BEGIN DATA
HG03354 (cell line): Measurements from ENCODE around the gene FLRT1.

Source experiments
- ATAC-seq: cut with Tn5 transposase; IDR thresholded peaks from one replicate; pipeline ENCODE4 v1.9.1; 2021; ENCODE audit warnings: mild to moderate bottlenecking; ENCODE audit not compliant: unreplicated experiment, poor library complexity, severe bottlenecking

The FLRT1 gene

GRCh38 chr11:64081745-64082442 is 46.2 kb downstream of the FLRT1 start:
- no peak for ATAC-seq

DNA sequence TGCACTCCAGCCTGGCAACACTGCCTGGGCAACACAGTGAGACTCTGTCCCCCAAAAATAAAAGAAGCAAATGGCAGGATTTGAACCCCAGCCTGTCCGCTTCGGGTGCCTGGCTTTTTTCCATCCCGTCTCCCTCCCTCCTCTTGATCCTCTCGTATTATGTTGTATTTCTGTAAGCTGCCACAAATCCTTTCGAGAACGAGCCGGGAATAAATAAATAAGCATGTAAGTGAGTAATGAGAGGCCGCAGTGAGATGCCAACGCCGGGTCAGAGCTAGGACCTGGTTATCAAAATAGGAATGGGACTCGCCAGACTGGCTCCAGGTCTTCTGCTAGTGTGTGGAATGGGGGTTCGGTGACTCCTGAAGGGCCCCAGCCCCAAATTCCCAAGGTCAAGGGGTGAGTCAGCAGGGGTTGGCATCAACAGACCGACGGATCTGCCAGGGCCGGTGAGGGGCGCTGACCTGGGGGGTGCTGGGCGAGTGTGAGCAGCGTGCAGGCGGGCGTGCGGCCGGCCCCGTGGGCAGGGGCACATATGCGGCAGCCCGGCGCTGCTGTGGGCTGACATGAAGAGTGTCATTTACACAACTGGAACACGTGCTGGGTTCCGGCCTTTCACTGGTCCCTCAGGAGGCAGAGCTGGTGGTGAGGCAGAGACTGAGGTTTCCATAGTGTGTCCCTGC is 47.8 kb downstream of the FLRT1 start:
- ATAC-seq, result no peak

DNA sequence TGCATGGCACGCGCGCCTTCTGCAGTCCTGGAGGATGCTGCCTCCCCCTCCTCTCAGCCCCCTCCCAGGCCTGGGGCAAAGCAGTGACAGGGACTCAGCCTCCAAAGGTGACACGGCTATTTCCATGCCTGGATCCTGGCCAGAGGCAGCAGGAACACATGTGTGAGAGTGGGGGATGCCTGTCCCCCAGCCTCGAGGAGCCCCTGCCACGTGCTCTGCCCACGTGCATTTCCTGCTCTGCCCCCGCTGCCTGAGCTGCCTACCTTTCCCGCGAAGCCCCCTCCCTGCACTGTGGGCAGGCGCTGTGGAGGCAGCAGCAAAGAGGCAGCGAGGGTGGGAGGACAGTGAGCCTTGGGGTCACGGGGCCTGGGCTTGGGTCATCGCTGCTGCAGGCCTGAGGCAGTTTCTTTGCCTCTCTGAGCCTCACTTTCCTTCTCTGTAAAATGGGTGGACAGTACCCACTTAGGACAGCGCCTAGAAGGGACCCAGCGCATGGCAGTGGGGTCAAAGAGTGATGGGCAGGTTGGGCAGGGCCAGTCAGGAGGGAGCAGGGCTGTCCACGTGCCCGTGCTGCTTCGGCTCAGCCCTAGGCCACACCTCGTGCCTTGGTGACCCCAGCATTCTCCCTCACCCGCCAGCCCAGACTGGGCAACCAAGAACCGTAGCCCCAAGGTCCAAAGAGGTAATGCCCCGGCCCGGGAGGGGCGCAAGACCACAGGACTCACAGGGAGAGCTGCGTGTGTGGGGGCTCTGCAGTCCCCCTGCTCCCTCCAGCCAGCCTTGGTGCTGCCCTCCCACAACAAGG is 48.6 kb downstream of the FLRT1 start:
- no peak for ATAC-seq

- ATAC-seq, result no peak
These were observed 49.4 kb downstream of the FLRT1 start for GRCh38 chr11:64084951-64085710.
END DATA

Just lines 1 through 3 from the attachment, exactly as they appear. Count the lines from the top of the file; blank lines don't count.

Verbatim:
HG03354 (cell line): Measurements from ENCODE around the gene FLRT1.

Source experiments
- ATAC-seq: cut with Tn5 transposase; IDR thresholded peaks from one replicate; pipeline ENCODE4 v1.9.1; 2021; ENCODE audit warnings: mild to moderate bottlenecking; ENCODE audit not compliant: unreplicated experiment, poor library complexity, severe bottlenecking